CSCI-20 Assignment #1 (100 points) due 2/11/02

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CSCI-20 Assignment #1 – Linked Lists. (100 points, due Feb. 11, 2016)
Create a linked-list-based arbitrary-precision unsigned integer class HUGE_INT. You
may create the linked list the simple way, without bothering with carrier elements in the
list, e.g., just make a struct that holds a digit and next pointer. You may manage the
linked list within the HUGE_INT class itself, or alternatively, you may use a linked list
class as a member (by aggregation/composition) of the HUGE_INT class to manage the
list of digits. HUGE_INT will also need to keep the size (how many decimal digits are in
the number), and a print width (defaulting to the size of the number).
For the HUGE_INT class, implement normal (unsigned long long int parameter), copy,
move and default (set to 0) constructors, a method to assign an arbitrary unsigned long
long int to the HUGE_INT (which the constructors may use), a method to add two
HUGE_INTs returning a new HUGE_INT with the result, a method to multiply two
HUGE_INTs returning a new HUGE_INT with the result, a method to return the number
of decimal digits in the HUGE_INT, an assignment = operator, and a destructor. You
may use operator methods for the addition and multiplication methods if you wish to, but
it is not required.
You MAY NOT use an array or a vector to hold the digits of your arbitrary-precision
integer. You MUST use a singly-linked list with a head pointer only (no tail pointer).
Also, implement a method to specify the print width (e.g., you will pad to the left with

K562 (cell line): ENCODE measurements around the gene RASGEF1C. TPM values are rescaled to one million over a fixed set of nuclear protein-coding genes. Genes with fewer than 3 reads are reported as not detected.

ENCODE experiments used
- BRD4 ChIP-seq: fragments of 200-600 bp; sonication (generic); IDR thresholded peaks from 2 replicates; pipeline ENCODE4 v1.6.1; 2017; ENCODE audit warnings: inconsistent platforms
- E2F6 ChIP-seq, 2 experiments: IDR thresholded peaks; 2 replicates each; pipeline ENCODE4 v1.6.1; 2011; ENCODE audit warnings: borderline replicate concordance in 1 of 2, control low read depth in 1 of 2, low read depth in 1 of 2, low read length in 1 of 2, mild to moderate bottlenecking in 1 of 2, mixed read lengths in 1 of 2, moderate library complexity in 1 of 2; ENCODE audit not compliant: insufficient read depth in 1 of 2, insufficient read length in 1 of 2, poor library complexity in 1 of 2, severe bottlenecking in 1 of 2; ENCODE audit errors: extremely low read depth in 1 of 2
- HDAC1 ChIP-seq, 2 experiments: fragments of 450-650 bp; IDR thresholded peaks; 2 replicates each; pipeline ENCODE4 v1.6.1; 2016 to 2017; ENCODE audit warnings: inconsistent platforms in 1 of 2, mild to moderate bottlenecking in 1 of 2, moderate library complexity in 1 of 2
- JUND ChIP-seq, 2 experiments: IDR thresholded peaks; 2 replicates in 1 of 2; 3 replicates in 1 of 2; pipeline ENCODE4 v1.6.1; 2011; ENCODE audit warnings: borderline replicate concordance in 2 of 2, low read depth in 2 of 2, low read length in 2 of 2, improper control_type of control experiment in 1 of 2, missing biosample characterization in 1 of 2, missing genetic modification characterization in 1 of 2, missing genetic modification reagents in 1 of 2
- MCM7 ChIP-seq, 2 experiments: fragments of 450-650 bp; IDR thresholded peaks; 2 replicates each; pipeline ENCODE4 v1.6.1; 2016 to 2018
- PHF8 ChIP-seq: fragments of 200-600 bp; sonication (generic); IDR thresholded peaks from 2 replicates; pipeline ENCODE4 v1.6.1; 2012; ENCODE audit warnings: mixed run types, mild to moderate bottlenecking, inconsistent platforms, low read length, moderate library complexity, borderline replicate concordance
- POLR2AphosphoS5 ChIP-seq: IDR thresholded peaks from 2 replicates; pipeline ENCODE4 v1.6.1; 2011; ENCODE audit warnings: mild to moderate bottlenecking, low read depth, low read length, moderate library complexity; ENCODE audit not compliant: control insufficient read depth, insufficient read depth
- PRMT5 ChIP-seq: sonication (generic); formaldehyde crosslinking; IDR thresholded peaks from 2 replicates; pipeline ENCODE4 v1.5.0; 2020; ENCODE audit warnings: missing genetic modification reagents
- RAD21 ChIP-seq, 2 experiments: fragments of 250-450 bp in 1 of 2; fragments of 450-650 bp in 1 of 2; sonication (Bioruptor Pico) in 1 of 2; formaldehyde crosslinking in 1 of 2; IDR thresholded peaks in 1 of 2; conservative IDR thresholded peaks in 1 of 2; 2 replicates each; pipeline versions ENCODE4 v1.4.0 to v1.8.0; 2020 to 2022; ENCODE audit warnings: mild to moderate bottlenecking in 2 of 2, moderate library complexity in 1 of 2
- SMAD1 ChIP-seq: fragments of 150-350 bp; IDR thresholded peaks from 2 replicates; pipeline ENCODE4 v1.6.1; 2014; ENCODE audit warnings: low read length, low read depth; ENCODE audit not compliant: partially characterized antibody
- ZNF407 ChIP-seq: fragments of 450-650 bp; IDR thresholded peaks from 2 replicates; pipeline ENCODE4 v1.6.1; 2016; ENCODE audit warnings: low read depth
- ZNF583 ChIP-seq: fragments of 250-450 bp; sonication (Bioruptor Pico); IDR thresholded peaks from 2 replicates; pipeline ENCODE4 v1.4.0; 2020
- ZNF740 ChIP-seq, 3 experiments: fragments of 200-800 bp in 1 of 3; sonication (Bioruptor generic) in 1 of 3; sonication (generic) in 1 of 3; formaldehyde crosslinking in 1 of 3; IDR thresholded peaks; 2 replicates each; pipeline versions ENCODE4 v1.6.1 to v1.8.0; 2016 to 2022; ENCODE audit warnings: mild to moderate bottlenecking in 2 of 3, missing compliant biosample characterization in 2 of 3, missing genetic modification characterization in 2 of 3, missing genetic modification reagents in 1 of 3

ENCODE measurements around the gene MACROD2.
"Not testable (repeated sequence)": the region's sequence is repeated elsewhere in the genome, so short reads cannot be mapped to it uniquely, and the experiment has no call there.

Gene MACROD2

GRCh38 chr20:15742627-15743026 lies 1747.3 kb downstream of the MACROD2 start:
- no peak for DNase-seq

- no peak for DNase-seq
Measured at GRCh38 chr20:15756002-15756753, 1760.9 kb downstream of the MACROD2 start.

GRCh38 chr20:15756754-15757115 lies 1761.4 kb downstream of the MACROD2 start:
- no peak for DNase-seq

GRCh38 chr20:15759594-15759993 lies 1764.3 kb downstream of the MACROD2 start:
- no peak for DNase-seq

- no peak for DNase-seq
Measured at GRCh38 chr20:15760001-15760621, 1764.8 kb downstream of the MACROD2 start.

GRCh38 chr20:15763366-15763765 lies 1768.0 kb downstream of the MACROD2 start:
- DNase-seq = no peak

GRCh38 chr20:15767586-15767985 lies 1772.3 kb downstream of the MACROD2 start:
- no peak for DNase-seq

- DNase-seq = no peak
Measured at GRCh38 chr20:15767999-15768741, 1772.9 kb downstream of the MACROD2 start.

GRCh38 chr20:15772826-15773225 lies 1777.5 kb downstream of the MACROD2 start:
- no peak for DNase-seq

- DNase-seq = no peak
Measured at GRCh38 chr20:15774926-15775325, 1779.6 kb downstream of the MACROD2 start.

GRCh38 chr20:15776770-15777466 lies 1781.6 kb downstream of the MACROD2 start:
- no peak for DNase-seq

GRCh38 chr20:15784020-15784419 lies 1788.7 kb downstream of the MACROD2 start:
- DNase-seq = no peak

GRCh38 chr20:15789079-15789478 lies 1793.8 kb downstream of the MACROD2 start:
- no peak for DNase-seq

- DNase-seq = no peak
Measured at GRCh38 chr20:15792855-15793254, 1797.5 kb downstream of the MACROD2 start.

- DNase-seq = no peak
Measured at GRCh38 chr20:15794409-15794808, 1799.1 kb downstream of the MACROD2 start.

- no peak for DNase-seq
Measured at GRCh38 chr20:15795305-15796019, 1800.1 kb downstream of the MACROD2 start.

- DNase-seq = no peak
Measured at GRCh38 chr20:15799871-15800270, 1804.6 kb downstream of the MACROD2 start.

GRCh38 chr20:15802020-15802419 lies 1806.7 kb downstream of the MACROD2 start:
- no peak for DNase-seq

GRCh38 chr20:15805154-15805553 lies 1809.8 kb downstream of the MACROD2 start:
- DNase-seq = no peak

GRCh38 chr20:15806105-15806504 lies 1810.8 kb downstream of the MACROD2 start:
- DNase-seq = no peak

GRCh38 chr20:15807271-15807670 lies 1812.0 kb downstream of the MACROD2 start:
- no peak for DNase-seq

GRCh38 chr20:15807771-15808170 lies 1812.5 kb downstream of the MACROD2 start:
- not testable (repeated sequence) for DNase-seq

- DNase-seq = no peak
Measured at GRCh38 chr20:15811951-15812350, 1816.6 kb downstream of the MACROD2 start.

spaces to right-align the numbers in columns), and an operator << friend function to print
the number using the previously specified width (or the size of the number if it is longer
than the specified width). You may add other methods if needed for your design.
The Fibonacci series: 1, 1, 2, 3, 5, 8, 13, 21, 34… begins with the terms 1 and 1, and has
the property that each successive term is the sum of the two preceding terms. For
example, Fib(1) is 1, Fib(2) is 1 and Fib(7) is 13. (Here, we are counting the values in
the series from 1. Counting from 0, the series would start 0, 1, 1, 2, etc.). The factorial
of n (n!) is defined as the product n * (n-1) * … * 2 * 1. You can express this recursively
as fact(1) = 1, fact( n, n > 1 ) = n * fact( n-1 ).
Write two separate clients (DO NOT use a single client for both tests):
1) A program to calculate and print each of the Fibonacci numbers 1 through 100 (the
first 100 numbers in the series). This will far overflow the value that can be held in
an unsigned long long int.
2) A program to calculate and print each of the factorials (n!) of 1 to 100.
For both clients, keep your numbers in an array of 100 HUGE_INTs and use the size of
the largest (last) number to print the values in a right-justified column down the page. Do
not use recursive approaches to the factorial and Fibonacci functions. They will be
considerably harder to implement (and MUCH slower running) recursively.
I want to see your design in lab in a week, and your code in lab to discuss with you
before you turn it in, at least a few days before it's due.
Email me your class implementation file, the header file and the two test client programs,
as well as the output from your test runs.
Hints:
This is a LOT easier to do if the digits are kept right-to-left in the list, e.g., the least
significant digit is at the head of the list.
To print the number, print any spaces you need to align first, and then print the digits in
reverse order.
Work out the decimal algorithms you learned in elementary school for addition and
multiplication by hand: the algorithms map directly to the code.
DO NOT try to implement subtraction or division. Please…
The 100th Fibonacci number is big:
354224848179261915075
100! is really big:
933262154439441526816992388562667004907159682643816214685929638952175999
932299156089414639761565182862536979208272237582511852109168640000000000
00000000000000
You can check your output values easily on the Web.
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